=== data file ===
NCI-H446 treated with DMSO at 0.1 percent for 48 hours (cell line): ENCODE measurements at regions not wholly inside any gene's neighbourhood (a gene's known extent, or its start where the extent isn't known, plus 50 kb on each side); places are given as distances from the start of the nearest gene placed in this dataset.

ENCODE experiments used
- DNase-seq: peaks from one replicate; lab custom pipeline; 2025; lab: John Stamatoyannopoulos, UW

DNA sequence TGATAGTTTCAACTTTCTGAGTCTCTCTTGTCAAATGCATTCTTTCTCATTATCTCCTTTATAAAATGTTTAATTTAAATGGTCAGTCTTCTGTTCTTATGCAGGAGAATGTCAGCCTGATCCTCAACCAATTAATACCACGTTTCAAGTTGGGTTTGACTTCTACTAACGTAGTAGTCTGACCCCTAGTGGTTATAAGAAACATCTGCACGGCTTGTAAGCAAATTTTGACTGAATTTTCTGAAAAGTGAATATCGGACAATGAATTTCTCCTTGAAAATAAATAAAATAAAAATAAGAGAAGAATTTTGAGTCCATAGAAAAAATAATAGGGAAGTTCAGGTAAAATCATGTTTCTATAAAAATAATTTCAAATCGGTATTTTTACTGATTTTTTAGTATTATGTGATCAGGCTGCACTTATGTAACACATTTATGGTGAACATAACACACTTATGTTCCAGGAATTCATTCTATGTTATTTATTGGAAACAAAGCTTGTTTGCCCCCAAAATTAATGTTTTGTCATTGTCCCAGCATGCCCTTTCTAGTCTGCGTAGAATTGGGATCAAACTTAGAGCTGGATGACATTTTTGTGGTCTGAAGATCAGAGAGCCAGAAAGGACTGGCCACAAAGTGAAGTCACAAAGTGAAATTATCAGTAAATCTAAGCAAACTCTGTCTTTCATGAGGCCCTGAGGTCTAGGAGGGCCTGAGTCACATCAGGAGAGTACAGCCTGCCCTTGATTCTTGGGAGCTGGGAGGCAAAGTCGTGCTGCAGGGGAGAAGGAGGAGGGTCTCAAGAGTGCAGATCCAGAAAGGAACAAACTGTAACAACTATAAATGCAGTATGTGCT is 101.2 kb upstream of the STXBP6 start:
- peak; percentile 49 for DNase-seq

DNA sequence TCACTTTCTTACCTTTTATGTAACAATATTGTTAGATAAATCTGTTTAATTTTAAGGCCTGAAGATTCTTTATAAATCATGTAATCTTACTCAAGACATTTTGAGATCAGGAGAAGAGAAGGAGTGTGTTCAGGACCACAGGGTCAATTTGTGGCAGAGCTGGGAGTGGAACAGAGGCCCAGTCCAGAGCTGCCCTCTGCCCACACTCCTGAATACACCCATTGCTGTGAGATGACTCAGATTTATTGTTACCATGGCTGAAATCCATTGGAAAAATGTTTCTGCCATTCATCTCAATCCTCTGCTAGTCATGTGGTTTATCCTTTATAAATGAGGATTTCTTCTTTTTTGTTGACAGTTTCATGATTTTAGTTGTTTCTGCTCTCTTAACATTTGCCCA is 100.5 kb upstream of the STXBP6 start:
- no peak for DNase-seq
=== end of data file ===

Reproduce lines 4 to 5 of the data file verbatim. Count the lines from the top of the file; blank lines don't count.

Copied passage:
DNA sequence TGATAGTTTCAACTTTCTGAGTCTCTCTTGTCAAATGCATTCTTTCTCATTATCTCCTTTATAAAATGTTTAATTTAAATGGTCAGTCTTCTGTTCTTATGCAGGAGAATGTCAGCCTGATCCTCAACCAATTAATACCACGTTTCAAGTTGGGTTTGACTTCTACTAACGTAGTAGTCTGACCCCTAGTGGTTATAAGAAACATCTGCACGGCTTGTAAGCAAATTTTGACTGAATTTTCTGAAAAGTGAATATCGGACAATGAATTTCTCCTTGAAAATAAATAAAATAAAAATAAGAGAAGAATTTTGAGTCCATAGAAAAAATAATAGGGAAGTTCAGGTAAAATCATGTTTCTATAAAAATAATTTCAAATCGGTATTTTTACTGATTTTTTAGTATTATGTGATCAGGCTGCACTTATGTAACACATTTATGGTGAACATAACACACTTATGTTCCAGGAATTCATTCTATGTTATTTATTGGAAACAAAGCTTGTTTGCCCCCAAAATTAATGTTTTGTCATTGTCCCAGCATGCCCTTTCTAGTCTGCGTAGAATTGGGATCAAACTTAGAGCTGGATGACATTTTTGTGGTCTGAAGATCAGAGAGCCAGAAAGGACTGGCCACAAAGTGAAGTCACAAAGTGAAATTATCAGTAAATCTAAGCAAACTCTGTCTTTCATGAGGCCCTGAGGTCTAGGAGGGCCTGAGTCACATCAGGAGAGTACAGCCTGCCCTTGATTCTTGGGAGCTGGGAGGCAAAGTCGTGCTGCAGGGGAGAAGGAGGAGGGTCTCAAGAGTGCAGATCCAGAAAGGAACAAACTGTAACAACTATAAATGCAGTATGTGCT is 101.2 kb upstream of the STXBP6 start:
- peak; percentile 49 for DNase-seq